The cases in the new database were stratified by age group of 10 years (≤9, 10–19, 20–29, 30–39, 40–49, 50–59, 60–69, 70–79, 80–89, and ≥90 years old). The RR of different age groups was calculated separately in accordance with Formula 1. The population numbers of different age groups in China were referred to from the website of National Bureau of Statistics of China (http://www.stats.gov.cn/). Using regression analysis, we defined the age whose RR value is equal to 1 as the cutoff point of age between non-older adults and older adults. It meant that people older than the cutoff point were defined as older adults. Then, the ROR of different drug categories, subcategories, or specific drugs in older adults was calculated by Formula 2.

Results

The final dataset involved in the analysis contained 64,702 L-ADR-related cases, which included 270 drugs being classified in 17 drug categories and 40 subcategories (Table 1 and Supplementary Table 1) and covered ages from 1 to 116, with a median age of 49 (Figure 2A).

TABLE 1
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Table 1. ROR for different drug categories.

FIGURE 2
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Figure 2. The age-associated trend of L-ADR. (A) The reporting frequency (RF) of L-ADR in each age groups; (B) the RR of different age groups. The regression equation of RR-age curve was RR = 0.23*1.33age/10.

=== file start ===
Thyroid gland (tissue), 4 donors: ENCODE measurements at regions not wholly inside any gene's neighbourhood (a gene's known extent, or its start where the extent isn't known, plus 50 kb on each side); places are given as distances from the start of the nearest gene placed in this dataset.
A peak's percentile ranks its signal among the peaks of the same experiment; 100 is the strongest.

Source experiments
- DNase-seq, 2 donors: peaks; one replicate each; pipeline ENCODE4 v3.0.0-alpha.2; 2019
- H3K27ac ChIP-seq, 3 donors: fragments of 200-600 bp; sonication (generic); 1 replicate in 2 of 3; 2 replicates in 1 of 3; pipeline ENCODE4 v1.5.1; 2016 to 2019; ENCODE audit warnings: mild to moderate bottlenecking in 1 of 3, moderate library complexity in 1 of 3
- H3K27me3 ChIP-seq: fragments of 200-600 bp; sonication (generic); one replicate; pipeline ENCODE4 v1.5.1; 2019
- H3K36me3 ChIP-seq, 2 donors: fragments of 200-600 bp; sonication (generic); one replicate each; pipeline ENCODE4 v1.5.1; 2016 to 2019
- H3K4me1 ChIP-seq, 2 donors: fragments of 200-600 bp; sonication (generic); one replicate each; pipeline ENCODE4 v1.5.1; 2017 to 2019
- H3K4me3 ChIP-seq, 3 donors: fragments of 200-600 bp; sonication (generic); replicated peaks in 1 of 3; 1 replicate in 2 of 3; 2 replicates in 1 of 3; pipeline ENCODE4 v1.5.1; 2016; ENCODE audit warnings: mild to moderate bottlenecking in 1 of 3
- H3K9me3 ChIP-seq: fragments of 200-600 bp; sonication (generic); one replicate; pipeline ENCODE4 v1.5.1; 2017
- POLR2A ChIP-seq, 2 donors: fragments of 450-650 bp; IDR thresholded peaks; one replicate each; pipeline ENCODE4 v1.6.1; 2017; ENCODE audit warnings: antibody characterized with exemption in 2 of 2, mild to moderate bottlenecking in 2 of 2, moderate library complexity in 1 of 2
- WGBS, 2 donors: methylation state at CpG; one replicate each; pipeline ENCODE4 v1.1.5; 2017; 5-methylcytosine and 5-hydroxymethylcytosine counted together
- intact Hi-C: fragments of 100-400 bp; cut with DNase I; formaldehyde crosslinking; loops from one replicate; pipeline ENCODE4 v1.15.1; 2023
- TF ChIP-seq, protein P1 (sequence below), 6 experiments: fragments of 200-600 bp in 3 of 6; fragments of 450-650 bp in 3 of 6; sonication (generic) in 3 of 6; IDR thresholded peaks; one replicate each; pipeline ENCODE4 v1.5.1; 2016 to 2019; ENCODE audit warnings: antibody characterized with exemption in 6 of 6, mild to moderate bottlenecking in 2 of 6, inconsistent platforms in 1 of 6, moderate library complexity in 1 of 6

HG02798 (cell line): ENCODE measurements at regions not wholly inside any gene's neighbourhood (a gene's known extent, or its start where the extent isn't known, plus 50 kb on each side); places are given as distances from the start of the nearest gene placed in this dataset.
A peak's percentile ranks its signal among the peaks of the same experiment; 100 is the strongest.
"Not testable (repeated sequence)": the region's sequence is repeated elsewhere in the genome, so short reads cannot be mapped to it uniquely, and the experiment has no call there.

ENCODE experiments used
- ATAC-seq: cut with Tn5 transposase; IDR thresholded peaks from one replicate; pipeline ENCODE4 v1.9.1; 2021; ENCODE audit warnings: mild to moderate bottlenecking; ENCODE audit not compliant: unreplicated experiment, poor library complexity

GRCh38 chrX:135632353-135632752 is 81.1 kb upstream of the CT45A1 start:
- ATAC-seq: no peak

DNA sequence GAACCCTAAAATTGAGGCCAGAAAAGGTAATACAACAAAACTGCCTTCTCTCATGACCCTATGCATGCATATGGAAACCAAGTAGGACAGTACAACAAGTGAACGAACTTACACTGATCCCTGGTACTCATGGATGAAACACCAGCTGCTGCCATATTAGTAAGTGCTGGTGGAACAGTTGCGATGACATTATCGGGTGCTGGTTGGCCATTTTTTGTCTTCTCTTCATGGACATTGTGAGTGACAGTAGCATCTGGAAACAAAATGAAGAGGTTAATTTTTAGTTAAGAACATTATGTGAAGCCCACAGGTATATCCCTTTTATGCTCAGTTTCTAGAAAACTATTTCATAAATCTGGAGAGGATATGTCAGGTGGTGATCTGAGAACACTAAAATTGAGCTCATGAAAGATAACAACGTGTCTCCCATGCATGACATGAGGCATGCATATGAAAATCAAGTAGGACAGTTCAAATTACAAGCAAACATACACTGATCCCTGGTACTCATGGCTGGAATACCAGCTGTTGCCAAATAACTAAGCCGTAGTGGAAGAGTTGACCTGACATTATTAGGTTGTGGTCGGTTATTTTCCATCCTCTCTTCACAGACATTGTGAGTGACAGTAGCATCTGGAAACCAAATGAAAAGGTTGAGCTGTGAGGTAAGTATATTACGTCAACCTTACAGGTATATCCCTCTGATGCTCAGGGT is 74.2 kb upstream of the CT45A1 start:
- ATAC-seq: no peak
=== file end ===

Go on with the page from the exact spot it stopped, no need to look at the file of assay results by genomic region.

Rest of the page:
Relationship Between Age and Relative Risk of L-ADR

In China, with the increase of age, L-ADR RF generally showed a trend of first increasing and then decreasing (Figure 2A). In contrast, the RR of age groups revealed increasing monotonously with age growth (Figure 2B). Notably, the age-RR curve was an exponential function and regression equation was RR = 0.23*1.33age/10 with a remarkably high regression coefficient (R2 = 0.9404, p = 0.000011). According to the regression equation, the risk of L-ADR increases by 33% for every 10-year increase in age. RRs for different age groups are shown in Supplementary Table 2.

Furthermore, the cutoff point of age between non-older adults and older adults was estimated by the regression equation as 52.0 years old (when RR = 1), which means that people older than 52 years may be high relative risk people to the L-ADR. Therefore, we defined people over 52 years old as older adults.

ROR for Different Drug Categories

The RORs of different drug categories are presented in Table 1. Totally, eight drug categories whose RORs and 95% CI exceed 1.0 have a high correlation with the risk of L-ADR in older adults (≥52 years old), such as antiarrhythmic, antihypertensive, antilipemic, and antithrombotic. Besides, seven categories have a low correlation with the risk of L-ADR in older adults (≥52 years old), such as central nervous system (CNS) drugs (antipsychotic, antidepressant, and anticonvulsant) (Table 1). These categories that have a low correlation with the risk of L-ADR in older adults may be more likely to lead to L-ADR in non-older adults (<52 years old). The RORs of cardiovascular drugs, such as antiarrhythmics (ROR, 5.75; 95% CI: 4.45–7.42), antilipemic (ROR, 4.77; 95% CI: 4.53–5.02), and antihypertensive (ROR, 2.97; 95% CI: 2.59–3.41), occupy the top three in the risk ranking of drug categories, whereas antipsychotics (ROR, 0.22; 95% CI: 0.20–0.23) had the lowest correlation with the risk of L-ADR in older adults (Table 1).

The Relationship Between ROR and RF